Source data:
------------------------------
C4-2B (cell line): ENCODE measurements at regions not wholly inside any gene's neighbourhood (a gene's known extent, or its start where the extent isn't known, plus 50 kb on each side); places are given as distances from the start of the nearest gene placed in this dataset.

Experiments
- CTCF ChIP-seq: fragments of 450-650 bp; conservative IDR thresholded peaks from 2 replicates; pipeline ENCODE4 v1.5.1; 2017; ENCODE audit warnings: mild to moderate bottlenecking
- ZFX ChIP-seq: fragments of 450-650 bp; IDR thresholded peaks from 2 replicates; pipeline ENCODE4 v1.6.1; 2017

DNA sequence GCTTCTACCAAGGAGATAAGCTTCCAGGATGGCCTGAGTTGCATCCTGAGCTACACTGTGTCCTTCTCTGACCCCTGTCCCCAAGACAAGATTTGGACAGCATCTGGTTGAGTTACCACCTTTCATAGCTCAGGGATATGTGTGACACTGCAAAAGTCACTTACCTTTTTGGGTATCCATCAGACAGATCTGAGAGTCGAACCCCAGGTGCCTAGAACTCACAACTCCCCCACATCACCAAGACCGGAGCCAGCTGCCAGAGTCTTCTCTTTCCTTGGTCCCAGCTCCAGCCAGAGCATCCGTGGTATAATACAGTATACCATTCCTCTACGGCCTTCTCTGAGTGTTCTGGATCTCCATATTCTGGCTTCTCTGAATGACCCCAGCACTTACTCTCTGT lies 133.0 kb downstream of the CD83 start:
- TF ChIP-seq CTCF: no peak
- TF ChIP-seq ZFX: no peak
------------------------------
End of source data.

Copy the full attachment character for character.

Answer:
C4-2B (cell line): ENCODE measurements at regions not wholly inside any gene's neighbourhood (a gene's known extent, or its start where the extent isn't known, plus 50 kb on each side); places are given as distances from the start of the nearest gene placed in this dataset.

Experiments
- CTCF ChIP-seq: fragments of 450-650 bp; conservative IDR thresholded peaks from 2 replicates; pipeline ENCODE4 v1.5.1; 2017; ENCODE audit warnings: mild to moderate bottlenecking
- ZFX ChIP-seq: fragments of 450-650 bp; IDR thresholded peaks from 2 replicates; pipeline ENCODE4 v1.6.1; 2017

DNA sequence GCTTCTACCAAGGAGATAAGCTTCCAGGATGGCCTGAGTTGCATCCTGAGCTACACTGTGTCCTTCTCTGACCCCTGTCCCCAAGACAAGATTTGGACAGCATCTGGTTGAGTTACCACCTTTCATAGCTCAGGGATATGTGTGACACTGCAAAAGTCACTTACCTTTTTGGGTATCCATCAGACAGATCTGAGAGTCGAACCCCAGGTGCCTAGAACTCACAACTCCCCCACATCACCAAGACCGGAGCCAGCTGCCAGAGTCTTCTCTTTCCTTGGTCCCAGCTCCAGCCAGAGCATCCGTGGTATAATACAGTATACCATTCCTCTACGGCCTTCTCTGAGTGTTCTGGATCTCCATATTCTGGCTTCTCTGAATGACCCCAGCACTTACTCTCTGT lies 133.0 kb downstream of the CD83 start:
- TF ChIP-seq CTCF: no peak
- TF ChIP-seq ZFX: no peak